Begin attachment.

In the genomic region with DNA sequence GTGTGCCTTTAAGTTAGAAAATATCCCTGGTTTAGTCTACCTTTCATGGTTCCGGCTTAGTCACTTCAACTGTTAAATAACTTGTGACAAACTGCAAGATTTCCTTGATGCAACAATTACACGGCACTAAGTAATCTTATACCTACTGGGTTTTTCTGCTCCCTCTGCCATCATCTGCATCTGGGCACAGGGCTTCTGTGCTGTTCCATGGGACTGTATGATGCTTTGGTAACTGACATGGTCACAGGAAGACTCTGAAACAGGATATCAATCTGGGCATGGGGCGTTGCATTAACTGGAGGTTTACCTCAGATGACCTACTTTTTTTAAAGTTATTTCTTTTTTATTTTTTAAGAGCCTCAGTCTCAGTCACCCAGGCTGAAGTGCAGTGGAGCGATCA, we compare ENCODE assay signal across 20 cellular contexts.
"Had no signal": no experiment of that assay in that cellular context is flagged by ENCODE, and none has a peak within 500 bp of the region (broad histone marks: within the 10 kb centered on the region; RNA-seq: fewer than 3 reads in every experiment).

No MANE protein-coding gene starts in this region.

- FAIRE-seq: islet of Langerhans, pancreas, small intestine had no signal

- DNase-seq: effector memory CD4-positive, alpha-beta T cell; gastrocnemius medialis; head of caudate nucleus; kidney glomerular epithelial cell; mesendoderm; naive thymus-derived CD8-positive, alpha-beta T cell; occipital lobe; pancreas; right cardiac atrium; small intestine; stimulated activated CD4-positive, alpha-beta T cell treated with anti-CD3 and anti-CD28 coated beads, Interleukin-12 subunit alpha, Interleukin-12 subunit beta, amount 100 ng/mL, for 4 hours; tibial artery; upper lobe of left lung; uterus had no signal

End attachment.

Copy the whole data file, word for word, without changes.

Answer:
In the genomic region with DNA sequence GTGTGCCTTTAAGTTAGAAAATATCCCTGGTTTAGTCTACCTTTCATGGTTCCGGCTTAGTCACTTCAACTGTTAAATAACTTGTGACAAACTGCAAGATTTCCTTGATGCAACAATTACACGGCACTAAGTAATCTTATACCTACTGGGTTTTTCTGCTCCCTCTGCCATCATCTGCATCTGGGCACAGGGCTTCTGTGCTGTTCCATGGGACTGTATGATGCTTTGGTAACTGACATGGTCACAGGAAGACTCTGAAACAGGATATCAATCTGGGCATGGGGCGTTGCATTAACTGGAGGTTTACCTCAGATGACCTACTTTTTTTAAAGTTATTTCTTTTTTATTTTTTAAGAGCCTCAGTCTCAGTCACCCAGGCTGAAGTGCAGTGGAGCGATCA, we compare ENCODE assay signal across 20 cellular contexts.
"Had no signal": no experiment of that assay in that cellular context is flagged by ENCODE, and none has a peak within 500 bp of the region (broad histone marks: within the 10 kb centered on the region; RNA-seq: fewer than 3 reads in every experiment).

No MANE protein-coding gene starts in this region.

- FAIRE-seq: islet of Langerhans, pancreas, small intestine had no signal

- DNase-seq: effector memory CD4-positive, alpha-beta T cell; gastrocnemius medialis; head of caudate nucleus; kidney glomerular epithelial cell; mesendoderm; naive thymus-derived CD8-positive, alpha-beta T cell; occipital lobe; pancreas; right cardiac atrium; small intestine; stimulated activated CD4-positive, alpha-beta T cell treated with anti-CD3 and anti-CD28 coated beads, Interleukin-12 subunit alpha, Interleukin-12 subunit beta, amount 100 ng/mL, for 4 hours; tibial artery; upper lobe of left lung; uterus had no signal